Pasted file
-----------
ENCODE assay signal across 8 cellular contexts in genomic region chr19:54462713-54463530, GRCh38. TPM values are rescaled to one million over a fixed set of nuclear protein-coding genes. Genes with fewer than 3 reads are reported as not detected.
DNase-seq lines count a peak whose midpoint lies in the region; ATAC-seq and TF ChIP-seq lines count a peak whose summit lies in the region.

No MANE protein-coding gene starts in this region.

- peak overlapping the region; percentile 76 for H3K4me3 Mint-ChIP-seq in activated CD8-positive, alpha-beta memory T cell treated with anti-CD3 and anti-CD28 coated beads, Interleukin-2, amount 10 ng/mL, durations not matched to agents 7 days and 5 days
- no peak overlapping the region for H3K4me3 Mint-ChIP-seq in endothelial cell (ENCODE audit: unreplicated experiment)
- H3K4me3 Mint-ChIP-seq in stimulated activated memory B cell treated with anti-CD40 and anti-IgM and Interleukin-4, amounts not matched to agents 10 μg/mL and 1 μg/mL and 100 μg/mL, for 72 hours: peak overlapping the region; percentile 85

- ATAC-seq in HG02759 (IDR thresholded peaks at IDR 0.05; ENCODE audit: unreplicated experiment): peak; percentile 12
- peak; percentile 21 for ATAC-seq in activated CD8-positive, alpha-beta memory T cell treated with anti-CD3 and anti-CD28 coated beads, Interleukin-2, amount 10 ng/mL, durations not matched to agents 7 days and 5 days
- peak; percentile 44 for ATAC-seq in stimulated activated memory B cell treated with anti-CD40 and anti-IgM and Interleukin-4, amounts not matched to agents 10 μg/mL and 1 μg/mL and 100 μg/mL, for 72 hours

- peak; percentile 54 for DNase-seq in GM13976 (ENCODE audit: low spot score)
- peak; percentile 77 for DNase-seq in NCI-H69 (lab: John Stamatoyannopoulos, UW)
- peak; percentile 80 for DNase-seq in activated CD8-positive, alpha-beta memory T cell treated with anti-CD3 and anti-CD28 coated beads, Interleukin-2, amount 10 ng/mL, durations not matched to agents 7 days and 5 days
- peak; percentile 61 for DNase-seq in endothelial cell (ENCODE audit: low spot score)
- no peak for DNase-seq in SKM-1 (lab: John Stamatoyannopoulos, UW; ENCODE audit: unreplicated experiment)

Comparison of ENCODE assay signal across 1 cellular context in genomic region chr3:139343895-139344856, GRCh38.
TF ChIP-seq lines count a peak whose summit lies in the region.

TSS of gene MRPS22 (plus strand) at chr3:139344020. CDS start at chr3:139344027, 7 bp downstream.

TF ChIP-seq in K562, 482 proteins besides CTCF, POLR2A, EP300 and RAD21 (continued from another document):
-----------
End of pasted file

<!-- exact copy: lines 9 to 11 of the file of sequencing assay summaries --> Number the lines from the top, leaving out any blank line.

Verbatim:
- peak; percentile 44 for ATAC-seq in stimulated activated memory B cell treated with anti-CD40 and anti-IgM and Interleukin-4, amounts not matched to agents 10 μg/mL and 1 μg/mL and 100 μg/mL, for 72 hours

- peak; percentile 54 for DNase-seq in GM13976 (ENCODE audit: low spot score)
- peak; percentile 77 for DNase-seq in NCI-H69 (lab: John Stamatoyannopoulos, UW)